Builds flash memory storage for data.
A new kind of digital storage wars is afoot, and Pure Storage, co-founded by John Hayes and John Colgrove in 2009, is out to prove that it has the best technology to help companies store large amounts of data. Pure Storage was one of the companies to claim that it pioneered the use of flash memory--which is cheaper than a hard drive, and allows a device to retain information even when it's not connected to a power source--in enterprise-level data storage. While going public last fall gave the company plenty to celebrate, it has some tough competitors, including IBM, EMC, and HP Enterprise, all of which have been in business for decades longer than Pure Storage. But Pure Storage believes that its innovative roots give it an edge over competitors. Note: employee count as of Dec. 31, 2015
Amplify Snack Brands
Makes natural snack foods, including SkinnyPop Popcorn.
Pamela Netzky and Andrew Friedman created Amplify Snack Brand in the hopes of finding a way to make a healthy popular snack. Their first product, called SkinnyPop Popcorn, used sunflower oil as a low-fat substitute for other types of cooking oil. SkinnyPop quickly built a loyal following, with sales of its product increasing by nearly $100 million from 2012 to 2014. In April 2015, Amplify acquired Paqui, a line of Non-GMO Project Verified tortilla chips, in a quest to build a hearty portfolio of "better for you" snacks. Amplify says it is always looking for healthier alternatives to classic nibbles, though its line of products in the salty-snack category remains small. Note: employee count as of Dec. 31, 2015
Provides cybersecurity support and analytics.
Cybersecurity firm Rapid7, founded by Alan Matthews, Tas Giakouminakis, and Chad Loder, touts its analytics-driven approach to protecting customer data as the key to its success. Rapid7's "threat exposure management" products assess a company's IT infrastructure to determine which parts are most vulnerable to an attack, and perform routine simulations to determine how well Rapid7's security measures would stand up against a hacker. But the cybersecurity industry is rapidly changing, and it remains to be seen how well Rapid7 can protect its customers against new kinds of phishing scams and hacking attempts. To keep growing, Rapid7 plans to increase the number of services available to customers. Note: employee count as of Dec. 31, 2015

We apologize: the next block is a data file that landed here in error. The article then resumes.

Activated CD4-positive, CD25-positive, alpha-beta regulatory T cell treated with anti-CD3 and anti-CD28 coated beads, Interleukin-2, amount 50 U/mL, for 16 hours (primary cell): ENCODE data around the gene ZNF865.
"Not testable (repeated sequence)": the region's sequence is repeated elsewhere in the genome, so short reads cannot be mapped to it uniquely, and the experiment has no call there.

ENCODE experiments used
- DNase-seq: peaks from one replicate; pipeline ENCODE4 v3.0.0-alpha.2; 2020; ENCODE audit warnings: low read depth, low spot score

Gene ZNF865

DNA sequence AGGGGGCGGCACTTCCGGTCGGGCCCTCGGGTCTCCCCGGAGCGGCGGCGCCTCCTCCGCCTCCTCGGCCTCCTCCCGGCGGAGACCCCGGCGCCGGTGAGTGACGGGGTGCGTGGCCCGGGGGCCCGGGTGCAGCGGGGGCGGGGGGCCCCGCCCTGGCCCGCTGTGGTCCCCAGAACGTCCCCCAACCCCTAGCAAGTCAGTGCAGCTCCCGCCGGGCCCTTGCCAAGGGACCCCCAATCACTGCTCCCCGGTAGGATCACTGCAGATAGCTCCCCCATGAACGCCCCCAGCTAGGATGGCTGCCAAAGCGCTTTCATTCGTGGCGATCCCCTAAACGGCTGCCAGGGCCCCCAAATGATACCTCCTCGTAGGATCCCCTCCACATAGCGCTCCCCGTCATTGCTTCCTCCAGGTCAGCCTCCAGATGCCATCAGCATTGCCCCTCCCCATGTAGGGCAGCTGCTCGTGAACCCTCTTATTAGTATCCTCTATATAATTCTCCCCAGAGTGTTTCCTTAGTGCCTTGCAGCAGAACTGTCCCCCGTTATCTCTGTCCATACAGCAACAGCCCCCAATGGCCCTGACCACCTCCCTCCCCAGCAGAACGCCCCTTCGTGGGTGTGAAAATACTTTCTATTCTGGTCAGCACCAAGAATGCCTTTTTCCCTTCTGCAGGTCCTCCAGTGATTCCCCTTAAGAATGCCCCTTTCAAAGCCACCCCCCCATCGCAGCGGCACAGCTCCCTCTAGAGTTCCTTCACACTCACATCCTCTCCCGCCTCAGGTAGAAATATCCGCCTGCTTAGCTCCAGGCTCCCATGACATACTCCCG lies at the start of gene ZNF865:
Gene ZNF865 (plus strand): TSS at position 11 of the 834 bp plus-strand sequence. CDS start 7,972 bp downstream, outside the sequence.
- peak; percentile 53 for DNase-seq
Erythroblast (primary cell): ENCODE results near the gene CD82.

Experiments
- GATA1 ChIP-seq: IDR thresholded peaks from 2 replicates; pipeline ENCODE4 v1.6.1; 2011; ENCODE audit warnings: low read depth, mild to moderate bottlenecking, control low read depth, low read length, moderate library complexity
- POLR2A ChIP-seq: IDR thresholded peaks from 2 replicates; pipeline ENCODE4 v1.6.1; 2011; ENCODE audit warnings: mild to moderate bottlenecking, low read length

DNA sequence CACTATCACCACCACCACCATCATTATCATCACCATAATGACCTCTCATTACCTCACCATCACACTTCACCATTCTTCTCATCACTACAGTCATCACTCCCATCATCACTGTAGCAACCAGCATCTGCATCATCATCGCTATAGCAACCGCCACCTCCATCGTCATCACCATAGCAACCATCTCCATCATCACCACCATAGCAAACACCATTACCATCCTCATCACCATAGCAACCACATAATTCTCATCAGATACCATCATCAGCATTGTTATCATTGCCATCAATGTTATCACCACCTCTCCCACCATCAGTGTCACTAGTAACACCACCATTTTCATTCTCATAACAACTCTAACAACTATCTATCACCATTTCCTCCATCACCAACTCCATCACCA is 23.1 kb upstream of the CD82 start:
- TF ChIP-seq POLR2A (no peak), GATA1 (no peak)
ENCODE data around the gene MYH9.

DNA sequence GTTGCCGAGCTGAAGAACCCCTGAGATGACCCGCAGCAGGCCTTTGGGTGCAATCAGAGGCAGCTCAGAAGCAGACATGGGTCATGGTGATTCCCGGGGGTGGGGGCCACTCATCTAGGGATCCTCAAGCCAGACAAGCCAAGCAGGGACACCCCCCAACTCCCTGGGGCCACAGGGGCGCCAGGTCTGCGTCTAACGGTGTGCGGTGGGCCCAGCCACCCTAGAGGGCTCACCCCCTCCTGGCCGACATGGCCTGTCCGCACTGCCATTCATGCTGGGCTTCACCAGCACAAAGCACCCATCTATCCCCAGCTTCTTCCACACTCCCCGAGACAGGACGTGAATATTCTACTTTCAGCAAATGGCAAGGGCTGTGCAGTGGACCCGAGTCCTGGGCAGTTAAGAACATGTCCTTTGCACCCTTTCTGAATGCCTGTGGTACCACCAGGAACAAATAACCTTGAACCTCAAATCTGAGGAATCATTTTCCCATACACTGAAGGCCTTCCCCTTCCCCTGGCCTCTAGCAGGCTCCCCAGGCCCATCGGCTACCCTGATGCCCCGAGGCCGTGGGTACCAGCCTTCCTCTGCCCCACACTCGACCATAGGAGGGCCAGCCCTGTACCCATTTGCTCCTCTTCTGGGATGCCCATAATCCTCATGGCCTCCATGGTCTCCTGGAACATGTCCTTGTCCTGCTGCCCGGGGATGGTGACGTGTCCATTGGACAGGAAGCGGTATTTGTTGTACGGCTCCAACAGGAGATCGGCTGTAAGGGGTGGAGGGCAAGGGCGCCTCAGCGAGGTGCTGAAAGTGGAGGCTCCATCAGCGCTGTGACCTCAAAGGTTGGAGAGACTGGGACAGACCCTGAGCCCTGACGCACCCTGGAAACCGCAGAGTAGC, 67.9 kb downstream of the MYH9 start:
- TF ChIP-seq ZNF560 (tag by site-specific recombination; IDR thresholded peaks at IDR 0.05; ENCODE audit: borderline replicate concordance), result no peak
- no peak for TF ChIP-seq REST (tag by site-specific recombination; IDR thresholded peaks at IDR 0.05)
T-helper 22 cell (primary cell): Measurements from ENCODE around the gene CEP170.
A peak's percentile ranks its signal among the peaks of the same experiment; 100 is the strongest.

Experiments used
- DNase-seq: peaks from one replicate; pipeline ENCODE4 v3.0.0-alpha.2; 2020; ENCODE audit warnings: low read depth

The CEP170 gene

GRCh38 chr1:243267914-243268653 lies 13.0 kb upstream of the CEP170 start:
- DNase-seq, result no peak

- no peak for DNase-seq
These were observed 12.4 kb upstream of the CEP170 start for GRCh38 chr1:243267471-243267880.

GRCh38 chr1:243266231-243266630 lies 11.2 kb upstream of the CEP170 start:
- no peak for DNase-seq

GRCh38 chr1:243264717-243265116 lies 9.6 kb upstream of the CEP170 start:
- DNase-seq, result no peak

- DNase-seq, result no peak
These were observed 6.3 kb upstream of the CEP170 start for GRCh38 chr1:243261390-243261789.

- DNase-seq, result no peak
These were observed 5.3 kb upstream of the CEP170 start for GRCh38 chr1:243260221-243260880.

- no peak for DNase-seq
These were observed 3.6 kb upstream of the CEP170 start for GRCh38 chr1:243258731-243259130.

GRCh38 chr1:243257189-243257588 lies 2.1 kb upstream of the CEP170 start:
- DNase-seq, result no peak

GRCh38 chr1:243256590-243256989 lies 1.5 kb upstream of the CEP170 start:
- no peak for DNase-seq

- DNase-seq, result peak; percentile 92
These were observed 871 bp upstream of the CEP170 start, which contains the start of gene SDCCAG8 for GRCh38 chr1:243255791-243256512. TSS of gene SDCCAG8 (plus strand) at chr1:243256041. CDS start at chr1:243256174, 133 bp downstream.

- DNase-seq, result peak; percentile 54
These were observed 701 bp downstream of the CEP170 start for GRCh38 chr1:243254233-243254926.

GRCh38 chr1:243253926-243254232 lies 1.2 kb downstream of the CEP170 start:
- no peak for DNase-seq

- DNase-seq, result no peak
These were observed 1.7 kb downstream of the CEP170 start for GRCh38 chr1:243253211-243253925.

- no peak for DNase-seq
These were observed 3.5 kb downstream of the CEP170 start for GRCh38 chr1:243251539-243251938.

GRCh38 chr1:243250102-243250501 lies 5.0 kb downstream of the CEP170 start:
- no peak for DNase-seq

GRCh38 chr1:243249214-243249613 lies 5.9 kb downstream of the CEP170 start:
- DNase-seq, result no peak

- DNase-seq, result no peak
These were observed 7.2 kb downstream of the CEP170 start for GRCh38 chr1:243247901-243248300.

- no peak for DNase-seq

These founders are revolutionizing pre-natal medicine
This San Carlos, California-based biotech company makes non-invasive prenatal tests. Co-founder and CEO Matthew Rabinowitz saw his family devastated by the death of a baby with an untested genetic condition; he founded Natera to develop tests that can pick up on fetal chromosomal issues nine weeks into pregnancy. Natera's flagship test, known as an NIPT, analyzes traces of fetal cells that circulate in the mother's blood. Rabinowitz is tapping into a $665 million-plus global market of non-invasive prenatal testing, according to Persistence Market Research, and expanding: Natera hopes to unveil cancer diagnostics by the end of this year.
Builds business software for fitness companies and yoga and wellness studios.
The fitness business is a popular one, and Rick Stollmeyer and Bob Murphy found a unique way to tap into the industry. MindBody makes software that helps fitness and wellness studios manage bill payments, organize schedules for instructors, and lets customers sign up for classes online. The company does have a history of losing money, as it has struggled with slow revenue growth in the past. But as MindBody sees more and more entrepreneurs getting into the health and wellness space, it remains confident in its business prospects. "We see huge growth opportunities--boutique fitness is still in the early stages of growth, and traditional doctors are embracing this idea of 'wellness,'" Stollmeyer told Inc. Note: employee count as of Dec. 31, 2015